Eternal Word Television Network, Inc. et al v. U.S. Department of Health and Human Services et al

Filing 62

ORDER, Defendants' Motion to Dismiss (Doc. 34 ) is DENIED with respect to Counts XII, XIII, XIV, XVI, XVII, and is GRANTED with respect to all remaining claims; Defendants' Motion for Summary Judgment is DENIED with respect to Counts XII, XIII, XIV, XVI, and XVII; EWTN's 56(d) motion (Doc. 51 ) is DENIED AS MOOT. Signed by Judge Callie V. S. Granade on 6/17/2014. (mab)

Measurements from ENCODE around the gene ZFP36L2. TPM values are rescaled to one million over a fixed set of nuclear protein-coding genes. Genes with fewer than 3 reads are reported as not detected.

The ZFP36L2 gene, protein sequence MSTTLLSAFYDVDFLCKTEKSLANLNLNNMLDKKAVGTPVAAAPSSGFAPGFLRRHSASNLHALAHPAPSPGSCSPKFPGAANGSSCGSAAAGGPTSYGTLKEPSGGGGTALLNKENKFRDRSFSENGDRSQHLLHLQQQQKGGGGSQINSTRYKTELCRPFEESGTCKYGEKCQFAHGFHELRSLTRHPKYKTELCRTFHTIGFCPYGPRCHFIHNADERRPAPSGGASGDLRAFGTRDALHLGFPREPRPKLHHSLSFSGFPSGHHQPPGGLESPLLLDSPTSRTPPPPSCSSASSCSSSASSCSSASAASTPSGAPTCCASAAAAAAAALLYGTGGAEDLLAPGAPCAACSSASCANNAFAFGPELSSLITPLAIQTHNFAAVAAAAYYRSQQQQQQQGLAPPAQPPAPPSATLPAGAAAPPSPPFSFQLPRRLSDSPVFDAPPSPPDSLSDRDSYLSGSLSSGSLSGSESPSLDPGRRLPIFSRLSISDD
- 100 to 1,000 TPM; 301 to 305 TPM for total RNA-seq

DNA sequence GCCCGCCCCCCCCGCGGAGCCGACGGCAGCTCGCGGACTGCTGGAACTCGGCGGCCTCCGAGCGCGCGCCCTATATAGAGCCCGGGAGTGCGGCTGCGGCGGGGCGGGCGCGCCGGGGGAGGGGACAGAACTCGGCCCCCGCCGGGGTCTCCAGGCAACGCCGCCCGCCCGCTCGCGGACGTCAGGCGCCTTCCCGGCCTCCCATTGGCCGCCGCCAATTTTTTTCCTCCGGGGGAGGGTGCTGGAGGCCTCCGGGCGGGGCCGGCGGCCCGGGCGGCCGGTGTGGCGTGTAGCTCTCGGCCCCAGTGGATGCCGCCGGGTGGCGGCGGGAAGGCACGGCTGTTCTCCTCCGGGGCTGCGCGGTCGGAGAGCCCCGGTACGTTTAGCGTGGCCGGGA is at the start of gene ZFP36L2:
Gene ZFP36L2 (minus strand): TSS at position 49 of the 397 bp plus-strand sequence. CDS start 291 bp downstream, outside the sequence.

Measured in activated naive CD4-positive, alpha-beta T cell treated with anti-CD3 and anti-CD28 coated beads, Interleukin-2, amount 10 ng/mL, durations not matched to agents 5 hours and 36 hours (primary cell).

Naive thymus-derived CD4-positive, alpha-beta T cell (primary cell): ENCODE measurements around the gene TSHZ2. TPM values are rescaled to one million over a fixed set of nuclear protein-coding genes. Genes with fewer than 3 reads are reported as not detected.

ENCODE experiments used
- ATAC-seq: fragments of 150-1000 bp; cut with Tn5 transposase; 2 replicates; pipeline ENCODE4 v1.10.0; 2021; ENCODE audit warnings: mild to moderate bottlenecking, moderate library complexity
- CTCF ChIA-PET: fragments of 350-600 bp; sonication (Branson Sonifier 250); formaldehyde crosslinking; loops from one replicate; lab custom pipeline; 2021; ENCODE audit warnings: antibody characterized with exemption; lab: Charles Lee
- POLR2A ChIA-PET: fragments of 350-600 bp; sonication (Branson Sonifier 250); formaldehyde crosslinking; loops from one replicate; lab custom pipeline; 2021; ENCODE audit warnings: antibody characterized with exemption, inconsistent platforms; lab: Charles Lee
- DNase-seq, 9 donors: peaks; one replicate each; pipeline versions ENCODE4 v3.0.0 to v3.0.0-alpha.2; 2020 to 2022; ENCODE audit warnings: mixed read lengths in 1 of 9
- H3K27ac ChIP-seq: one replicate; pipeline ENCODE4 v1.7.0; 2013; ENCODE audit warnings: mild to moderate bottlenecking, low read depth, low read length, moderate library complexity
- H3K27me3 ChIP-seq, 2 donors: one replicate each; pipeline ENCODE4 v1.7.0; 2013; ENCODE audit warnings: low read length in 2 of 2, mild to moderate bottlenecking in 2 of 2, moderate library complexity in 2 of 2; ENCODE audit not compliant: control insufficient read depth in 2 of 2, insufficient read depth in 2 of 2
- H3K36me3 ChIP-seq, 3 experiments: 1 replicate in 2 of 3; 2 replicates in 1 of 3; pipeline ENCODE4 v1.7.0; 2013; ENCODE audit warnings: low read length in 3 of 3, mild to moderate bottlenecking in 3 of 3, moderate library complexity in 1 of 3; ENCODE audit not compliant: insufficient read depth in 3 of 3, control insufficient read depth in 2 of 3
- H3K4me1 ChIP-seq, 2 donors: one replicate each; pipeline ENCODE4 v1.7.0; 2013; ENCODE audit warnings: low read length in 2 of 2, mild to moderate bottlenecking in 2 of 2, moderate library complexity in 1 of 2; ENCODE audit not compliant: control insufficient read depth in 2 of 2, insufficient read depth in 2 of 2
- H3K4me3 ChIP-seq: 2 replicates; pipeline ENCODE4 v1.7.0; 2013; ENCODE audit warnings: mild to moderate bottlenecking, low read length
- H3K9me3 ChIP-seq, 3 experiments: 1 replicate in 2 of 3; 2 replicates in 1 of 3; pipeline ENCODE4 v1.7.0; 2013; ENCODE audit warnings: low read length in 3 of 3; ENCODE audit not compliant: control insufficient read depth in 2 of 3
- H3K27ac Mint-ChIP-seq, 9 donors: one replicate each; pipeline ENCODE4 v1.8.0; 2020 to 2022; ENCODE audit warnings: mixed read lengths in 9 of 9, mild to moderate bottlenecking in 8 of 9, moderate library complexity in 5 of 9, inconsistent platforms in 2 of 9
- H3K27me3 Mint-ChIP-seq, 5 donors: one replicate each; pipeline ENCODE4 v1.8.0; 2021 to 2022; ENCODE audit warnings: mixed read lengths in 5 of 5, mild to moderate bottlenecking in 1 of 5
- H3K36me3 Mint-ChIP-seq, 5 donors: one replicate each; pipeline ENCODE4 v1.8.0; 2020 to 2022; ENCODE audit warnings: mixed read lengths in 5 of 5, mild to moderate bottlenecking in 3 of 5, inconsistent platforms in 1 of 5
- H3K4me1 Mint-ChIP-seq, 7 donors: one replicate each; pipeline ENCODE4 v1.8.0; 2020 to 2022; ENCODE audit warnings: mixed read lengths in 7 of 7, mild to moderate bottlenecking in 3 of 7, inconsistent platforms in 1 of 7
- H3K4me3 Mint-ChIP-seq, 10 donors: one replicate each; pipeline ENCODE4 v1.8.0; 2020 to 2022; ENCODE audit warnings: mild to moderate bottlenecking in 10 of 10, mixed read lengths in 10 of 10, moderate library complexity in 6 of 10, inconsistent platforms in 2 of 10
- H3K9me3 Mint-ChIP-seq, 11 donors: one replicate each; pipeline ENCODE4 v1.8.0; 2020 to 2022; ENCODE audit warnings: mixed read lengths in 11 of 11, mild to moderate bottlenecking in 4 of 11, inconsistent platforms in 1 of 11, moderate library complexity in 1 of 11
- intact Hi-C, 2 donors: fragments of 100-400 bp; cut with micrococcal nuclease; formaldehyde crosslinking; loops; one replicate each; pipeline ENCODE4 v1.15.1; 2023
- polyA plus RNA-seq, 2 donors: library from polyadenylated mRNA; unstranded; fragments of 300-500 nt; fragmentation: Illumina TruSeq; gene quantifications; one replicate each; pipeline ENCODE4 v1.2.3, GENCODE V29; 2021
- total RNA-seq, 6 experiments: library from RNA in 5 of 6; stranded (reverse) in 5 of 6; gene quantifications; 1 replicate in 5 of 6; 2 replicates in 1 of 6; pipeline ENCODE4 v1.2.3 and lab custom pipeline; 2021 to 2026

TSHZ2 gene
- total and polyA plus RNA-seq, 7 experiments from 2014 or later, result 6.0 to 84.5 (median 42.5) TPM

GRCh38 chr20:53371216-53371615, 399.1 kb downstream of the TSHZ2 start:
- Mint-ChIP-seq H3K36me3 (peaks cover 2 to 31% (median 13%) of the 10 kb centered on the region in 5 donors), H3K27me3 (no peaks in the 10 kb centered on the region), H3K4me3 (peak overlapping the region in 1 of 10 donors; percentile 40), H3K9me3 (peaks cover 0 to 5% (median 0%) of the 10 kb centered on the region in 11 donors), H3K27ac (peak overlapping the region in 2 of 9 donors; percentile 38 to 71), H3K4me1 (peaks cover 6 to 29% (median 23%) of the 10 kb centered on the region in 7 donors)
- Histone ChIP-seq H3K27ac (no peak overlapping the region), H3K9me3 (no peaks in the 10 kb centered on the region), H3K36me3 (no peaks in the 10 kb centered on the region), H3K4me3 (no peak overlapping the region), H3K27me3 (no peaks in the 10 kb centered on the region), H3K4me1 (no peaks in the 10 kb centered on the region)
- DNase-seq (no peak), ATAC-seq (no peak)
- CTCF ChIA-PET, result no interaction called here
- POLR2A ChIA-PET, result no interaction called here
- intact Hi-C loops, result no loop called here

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IN THE UNITED STATES DISTRICT COURT FOR THE SOUTHERN DISTRICT OF ALABAMA SOUTHERN DIVISION ETERNAL WORLD TELEVISION NETWORK, INC., et al., Plaintiffs, v. SYLVIA MATTHEWS BURWELL, Secretary of the United States Department of Health and Human Services, et al., Defendants. ) ) ) ) ) ) ) ) ) ) ) ) ) Civil Action No. 13-0521-CG-C ORDER This matter is before the court on Defendants’1 Motion to Dismiss, or in the Alternative, for Summary Judgment. (Doc. 34.) Also before the court is the Rule 56(d) Motion (Doc. 51) filed by Plaintiff Eternal World Television Network, Inc. (“EWTN”). For the reasons that follow, Defendants’ motion to dismiss is due to be granted in part, Defendants’ motion for summary judgment is due to be denied, and EWTN’s 56(d) motion is due to be denied as moot. I. BACKGROUND This lawsuit concerns federal regulations that require most health plans to cover contraceptive services that “include all Food and Drug 1 Pursuant to Federal Rule of Civil Procedure 25(d), Sylvia M. Burwell has been substituted in her official capacity for Kathleen Sebelius as Secretary of Health and Human Services. Administration (FDA)-approved contraceptive methods, sterilization procedures, and patient education and counseling for women with reproductive capacity, as prescribed by a health care provider.” 78 Fed. Reg. 39870-01, 39870. The court will refer to those services generally as “contraceptives” and to the contraceptive-coverage requirement as “the mandate.” EWTN, joined by the State of Alabama, filed this lawsuit to challenge the mandate on constitutional and statutory grounds. As an organization whose “mission is to serve the orthodox belief and teaching of the [Roman Catholic] Church” (Doc. 29-9 ¶ 4), EWTN opposes the use of contraceptives in any form. That belief has led EWTN to take “great pains through the years to ensure that its insurance plans do not cover, or in any way facilitate access to, sterilization, contraception, or abortion.” (Doc. 29-9 ¶ 20.) As a result, EWTN does not believe that it can comply with the mandate without violating its religious beliefs. But as the court noted in a previous order (Doc. 61), EWTN doesn’t have to comply with the mandate. All it has to do is sign a form certifying its opposition to the use of contraceptives and then deliver that form to its thirdparty administrator. Given that accommodation, the court’s earlier order held that four counts of the complaint failed as a matter of law. That order did not, however, express any opinion on the complaint’s thirteen remaining claims. The matter comes before the court on Defendants’ motion seeking either 2 dismissal of, or summary judgment on0, those thirteen claims.2 II. LEGAL STANDARDS A. Motion to Dismiss “To survive a motion to dismiss, a complaint must contain sufficient factual matter, accepted as true, to ‘state a claim to relief that is plausible on its face.’” Ashcroft v. Iqbal, 556 U.S. 662, 678 (2009) (quoting Bell Atl. Corp. v. Twombly, 550 U.S. 544, 570 (2007)). “Determining whether a complaint states a plausible claim for relief [is] . . . a context-specific task that requires the reviewing court to draw on its judicial experience and common sense.” Id. at 663 (alteration in original) (citation omitted). A claim is facially plausible “when the plaintiff pleads factual content that allows the court to draw the reasonable inference that the defendant is liable for the misconduct alleged.” Id. (citing Twombly, 550 U.S. at 556). To satisfy this standard, a complaint must include “enough facts to raise a reasonable expectation that discovery will reveal evidence” in support of its claims. Twombly, 550 U.S. at 556. B. Summary Judgment Federal Rule of Civil Procedure 56(a) provides that summary judgment shall be granted “if the movant shows that there is no genuine dispute as to any material fact and that the movant is entitled to judgment as a matter of law.” The basic issue before the court on a motion for summary judgment is EWTN’s Rule 56(d) motion (Doc. 51) is also before the court. But for reasons discussed below, the court’s ruling on Defendants’ motion for summary judgment renders EWTN’s Rule 56(d) motion moot. 2 3 “whether the evidence presents a sufficient disagreement to require submission to a jury or whether it is so one-sided that one party must prevail as a matter of law.” See Anderson v. Liberty Lobby, Inc., 477 U.S. 242, 251–52 (1986). On a motion for summary judgment, the movant bears the initial burden of proving that no genuine issue of material fact exists. O’Ferrell v. United States, 253 F.3d 1257, 1265 (11th Cir. 2001). In evaluating the movant’s arguments, the court must view all evidence and resolve all doubts in the light most favorable to the nonmovant. Burton v. City of Belle Glade, 178 F.3d 1175, 1187 (11th Cir.1999). “If reasonable minds might differ on the inferences arising from undisputed facts, then [the court] should deny summary judgment.” Hinesville Bank v. Pony Exp. Courier Corp., 868 F.2d 1532, 1535 (11th Cir.1989). III. DISCUSSION A. Defendants’ Motion to Dismiss The court turns first to Defendants’ motion to dismiss. According to EWTN, the court must not rule on this motion because Defendants “cite to and rely on a voluminous appendix, styled as an Administrative Record,” which means EWTN “must be given an opportunity to conduct discovery” under Federal Rule of Civil Procedure 12(d). (Doc. 51 (quotations omitted).) That argument misstates the rule, however, and the materials Defendants offer in support of their motion for summary judgment pose no impediment to 4 the court’s ruling on their motion to dismiss so long as “matters outside of the pleadings are . . . excluded by the court.” (Doc. 51.) And as the following discussion will show, all of the complaint’s remaining constitutional claims and some of its claims under the Administrative Procedure Act (the “APA”) are due to be dismissed without reference to matters outside of the pleadings. 1. Plaintiffs’ Constitutional Claims Plaintiffs’ weakest constitutional claim is Count VI, which alleges that the mandate unlawfully interferes with matters of internal religious governance. Defendants cast that claim as a mere “restatement of EWTN’s substantial burden theory” (Doc. 36 at 32), which theory the court rejected in its earlier order. (Doc. 61 at 10 (“[T]he court finds that the mandate does not impose a substantial burden on EWTN’s religious practice . . . .”).) EWTN did not respond to that argument, nor did it even mention Count VI in its opposition to Defendants’ motion to dismiss. As a result, Count VI is due to be dismissed on the merits and as abandoned. See Sepulveda v. U.S. Att’y Gen., 401 F.3d 1226, 1228 n.2 (11th Cir. 2005) (noting that when a party “fails to offer argument on an issue, that issue is abandoned” (citations omitted)). The claims of intentional religious suppression and discrimination in Counts III, IV, VII, and VIII are also due to be dismissed. Unlike the claims the court addressed in its earlier order, these intentional-discrimination claims expressly allege that Defendants had illicit motives when they crafted 5 the mandate and its accommodation scheme. But in light of the court’s earlier order, which held that the mandate neither suppresses religious exercise nor discriminates among religions, such allegations of illicit motives are irrelevant—all that matters is that the mandate, as it was enacted, does not violate the Constitution. See United States v. O’Brien, 391 U.S. 367, 383 (1968) (“[I]t is a familiar principle of constitutional law that this Court will not strike down an otherwise constitutional statute on the basis of an alleged illicit motive.”); Roman Catholic Archdiocese of Atlanta v. Sebelius, No. 1:12– cv–03489–WSD, 2014 WL 1256373, at *26 (N.D. Ga. March 26, 2014) (noting that the neutrality inquiry involved in Free Exercise cases “does not turn on whether the drafters exhibited an invidious intent in enacting the law” (quotations omitted)). As a result, Counts III, IV, VII, and VIII are due to be dismissed. Likewise, Plaintiffs’ claim in Count X that the mandate violates its First Amendment right of free association is due to be dismissed. According to that claim, the mandate “impairs [EWTN’s expressive association with its employees] by introducing a required term—coverage for sterilization, contraception, and abortifacients, both for employees and their dependents— into the relationship.” (Doc. 50 at 19.) But that argument fails even if the court assumes that the relationship between EWTN and its employees counts as expressive association because the mandate does not prevent EWTN and its employees from gathering together to express their disapproval of the use 6 of contraceptives, nor does it interfere with EWTN’s right to make decisions about whom it will associate with. See Rumsfeld v. Forum for Academic and Institutional Rights, Inc. (FAIR), 547 U.S. 47, 69–70 (2006) (finding that a statute requiring law schools to allow military recruiters on campus did not violate the schools’ rights of expressive association because “[s]tudents and faculty [were] free to associate to voice their disapproval of the military’s message” and “nothing about the statute affect[ed] the composition of the group by making group membership less desirable.”). As a result, Count X is due to be dismissed. Finally, there is Count XI, which alleges that the mandate violates “EWTN’s right not to be subjected to a system of unbridled discretion when engaging in speech or when engaging in religious exercise.” (Doc. 1 ¶ 261.) But that allegation rests on Plaintiffs’ claims that the mandate discriminates among religions, burdens the free exercise of religion, and violates EWTN’s rights of free speech and free association. As discussed above and in the court’s previous order, the mandate does none of those things. Thus, Count XI is due to be dismissed. 2. Plaintiffs’ APA Claims The complaint’s first APA claim is Count XII, which accuses Defendants of failing to follow the notice-and-comment procedure set out in 5 U.S.C. § 553. Specifically, Plaintiffs claim that the 2011 Amended Interim Final Regulations, (the “2011 regulations”) 76 FR 46621-01, which adopted 7 guidelines requiring health plans to cover all FDA-approved contraceptives, should have been subject to public comment before they were promulgated. Defendants don’t deny that the 2011 regulations were promulgated without notice and comment. But according to Defendants, that does not matter because the 2011 regulations have been updated several times with amendments that were subject to appropriate notice and comment. That may be true. But those amendments don’t cure any problems with the 2011 regulations because “post-promulgation comments . . . do not rectify the lack of pre-promulgation notice and comment.” U.S. v. Dean, 604 F.3d 1275, 1281 (11th Cir. 2010). Otherwise, the APA’s notice-and-comment requirements would be essentially meaningless and agencies “that wished to dispense with pre-promulgation notice and comment could simply do so, invite post-promulgation comment, and republish the regulation before a reviewing court could act.” U.S. Steel Corp. v. U.S. E.P.A., 595 F.2d 207, 215 (5th Cir. 1979). As a result, Defendants’ only argument3 against Plaintiffs’ claim regarding improprieties with the 2011 regulations’ notice-and-comment procedure is unpersuasive, so their motion to dismiss Count XII is due to be denied. The complaint’s next APA claim is Count XIII, which alleges that the Defendants have not tried to argue that the 2011 Interim Final Rules were exempt from the APA’s notice-and-comment requirements under “the ‘good cause” exceptions contained at 5 U.S.C. §§ 553(b)(3)(B) and (d)(3).’” U.S. v. Dean, 604 F.3d 1275, 1278 (11th Cir. 2010). As a result, the court expresses no opinion on that point. 3 8 regulations that created the accommodation for religious nonprofits are arbitrary and capricious because Defendants’ explanation for excluding nonprofits like EWTN from the definition of the term religious employer “runs counter to the evidence that was before them.” (Doc. 50 at 23 (quotations omitted).) Defendants do not offer any real argument on this point; instead, they just assert that the regulations “are neither arbitrary nor capricious” and that Plaintiffs’ claims to the contrary are “flatly contradicted by the record.” (Doc. 36 at 26.) Those conclusory statements fall well short of the burden that Defendants must meet to properly support a motion to dismiss, so their motion to dismiss Count XIII is due to be denied. In Count XIV, Plaintiffs allege that Defendants exceeded their statutory authority when they enacted regulations “imposing duties and costs on insurance companies, and setting up a scheme of administrative fee reductions, which were not authorized by the [Affordable Care Act].” (Doc. 50 at 24.) Defendants’ only argument for dismissal of this claim is that EWTN lacks standing to bring it. That may be the case. But it appears that the State of Alabama does have standing on Count XIV, and Defendants make no effort to argue otherwise. See Wyoming ex rel. Crank v. U.S., 539 F.3d 1236, 1242 (10th Cir. 2008) (finding that “[f]ederal regulatory action that preempts state law creates a sufficient injury-in-fact” to support Article III standing). Thus, the court need not decide whether EWTN has standing on that count “because the presence of one party with standing is sufficient to satisfy 9 Article III's case-or-controversy requirement.” FAIR, 547 U.S. at 53. As a result, Defendants’ motion to dismiss Count XIV is due to be denied. In Count XV, Plaintiffs claim that the mandate violates the Weldon Amendment, an appropriations rider that withholds funding from government agencies that “subject[ ] any institutional or individual health care entity to discrimination on the basis that the health care entity does not provide, pay for, provide coverage of, or refer for abortions.” Consolidated Appropriations Act of 2012, Pub.L. No. 112–74, 125 Stat. 786, 1111. Plaintiffs say that some of the emergency contraceptives required to be covered under the mandate qualify as abortions within the meaning of the Weldon Amendment. But even if that is true (a question which the court expresses no opinion on at this time), Count XV still fails because the mandate does not discriminate against organizations like EWTN. Thanks to the accommodation that allows religious nonprofits to opt out of the mandate, EWTN is free to continue refusing to cover the allegedly abortion-inducing drugs without suffering any discrimination for making that choice. See Roman Catholic Archbishop of Wash. v. Sebelius, Civil Action No. 13–1441 (ABJ), 2013 WL 6729515, at * 46 (D.D.C. Dec. 20, 2013) (“With the elimination of the penalty for failing to provide coverage for contraceptive services, the accommodation eliminates any potential discrimination against plaintiffs for exercising their religious views and makes it irrelevant whether the word ‘abortion,’ as used in the Weldon Amendment, includes emergency contraceptives or not.”). As a 10 result, Count XV is due to be dismissed. Finally, there is Count XVI, which alleges that the mandate violates a provision of the Affordable Care Act that ensures that health plans will not be required to provide coverage for abortion services. 42 U.S.C. § 18023(b)(1)(A)(i). Defendants say EWTN lacks prudential standing to assert this claim. But again, they make no argument regarding the State’s standing to do so, thus EWTN’s supposed lack of standing cannot provide a sufficient basis for dismissal. See FAIR, 547 U.S. at 53. Defendants’ only other argument against Count XVI is that none of the contraceptives required to be covered under the mandate qualify as “abortion services” under the Affordable Care Act. But EWTN says they do, and Defendants don’t provide a convincing argument for holding otherwise at this juncture. As a result, EWTN’s motion to dismiss is due to be denied with respect to Count XVI. That leaves only Count XVII, captioned Declaratory Judgment, which is not so much a claim as a prayer for a specific form of relief. Defendants have not argued that such relief is inappropriate on the claims that survived the motion to dismiss, so to the extent Defendants move to dismiss that count, their motion is due to be denied. B. Defendants’ Motion for Summary Judgment As discussed above, only Counts XII, XIII, XIV, XVI, and XVII survived Defendants’ motion to dismiss, which means they are the only counts on which the court need consider Defendants’ motion for summary 11 judgment. But in arguing for summary judgment on those counts, Defendants do not cite any evidence at all, nor do they make any legal arguments that the court has not already rejected in the portion of this order dealing with Defendants’ motion to dismiss. Because Defendants make no serious effort to show that there exists no “genuine dispute as to any material fact” or that they are “entitled to judgment as a matter of law,” Fed. R. Civ. P. 56(a), their motion for summary judgment is due to be denied on Counts XII, XIII, XIV, XVI, and XVII. IV. CONCLUSION It is therefore ORDERED as follows: (1) Defendants’ Motion to Dismiss (Doc. 34) is DENIED with respect to Counts XII, XIII, XIV, XVI, and XVII, and is GRANTED with respect to all remaining claims; (2) Defendants’ Motion for Summary Judgment (Doc. 34) is DENIED with respect to Counts XII, XIII, XIV, XVI, and XVII; (3) EWTN’s 56(d) motion (Doc. 51) is DENIED AS MOOT. DONE and ORDERED this 17th day of June, 2014. /s/ Callie V. S. Granade UNITED STATES DISTRICT JUDGE 12